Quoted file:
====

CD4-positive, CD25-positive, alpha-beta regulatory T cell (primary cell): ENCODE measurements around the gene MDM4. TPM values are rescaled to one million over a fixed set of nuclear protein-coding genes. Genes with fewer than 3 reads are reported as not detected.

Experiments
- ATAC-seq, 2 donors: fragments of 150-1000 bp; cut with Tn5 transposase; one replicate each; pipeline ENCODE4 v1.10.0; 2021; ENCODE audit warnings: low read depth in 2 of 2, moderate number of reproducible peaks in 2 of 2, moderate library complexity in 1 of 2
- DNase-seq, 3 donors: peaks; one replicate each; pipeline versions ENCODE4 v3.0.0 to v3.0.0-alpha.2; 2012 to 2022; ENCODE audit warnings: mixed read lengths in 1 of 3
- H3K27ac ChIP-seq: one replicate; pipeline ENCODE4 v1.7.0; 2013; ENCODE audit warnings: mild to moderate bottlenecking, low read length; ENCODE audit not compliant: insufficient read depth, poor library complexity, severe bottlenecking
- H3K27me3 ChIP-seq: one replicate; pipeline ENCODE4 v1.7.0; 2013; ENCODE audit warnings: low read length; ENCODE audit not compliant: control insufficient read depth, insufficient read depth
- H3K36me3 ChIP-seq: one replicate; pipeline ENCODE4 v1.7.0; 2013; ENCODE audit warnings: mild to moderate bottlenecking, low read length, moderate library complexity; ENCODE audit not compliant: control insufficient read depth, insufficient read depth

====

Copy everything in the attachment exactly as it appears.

CD4-positive, CD25-positive, alpha-beta regulatory T cell (primary cell): ENCODE measurements around the gene MDM4. TPM values are rescaled to one million over a fixed set of nuclear protein-coding genes. Genes with fewer than 3 reads are reported as not detected.

Experiments
- ATAC-seq, 2 donors: fragments of 150-1000 bp; cut with Tn5 transposase; one replicate each; pipeline ENCODE4 v1.10.0; 2021; ENCODE audit warnings: low read depth in 2 of 2, moderate number of reproducible peaks in 2 of 2, moderate library complexity in 1 of 2
- DNase-seq, 3 donors: peaks; one replicate each; pipeline versions ENCODE4 v3.0.0 to v3.0.0-alpha.2; 2012 to 2022; ENCODE audit warnings: mixed read lengths in 1 of 3
- H3K27ac ChIP-seq: one replicate; pipeline ENCODE4 v1.7.0; 2013; ENCODE audit warnings: mild to moderate bottlenecking, low read length; ENCODE audit not compliant: insufficient read depth, poor library complexity, severe bottlenecking
- H3K27me3 ChIP-seq: one replicate; pipeline ENCODE4 v1.7.0; 2013; ENCODE audit warnings: low read length; ENCODE audit not compliant: control insufficient read depth, insufficient read depth
- H3K36me3 ChIP-seq: one replicate; pipeline ENCODE4 v1.7.0; 2013; ENCODE audit warnings: mild to moderate bottlenecking, low read length, moderate library complexity; ENCODE audit not compliant: control insufficient read depth, insufficient read depth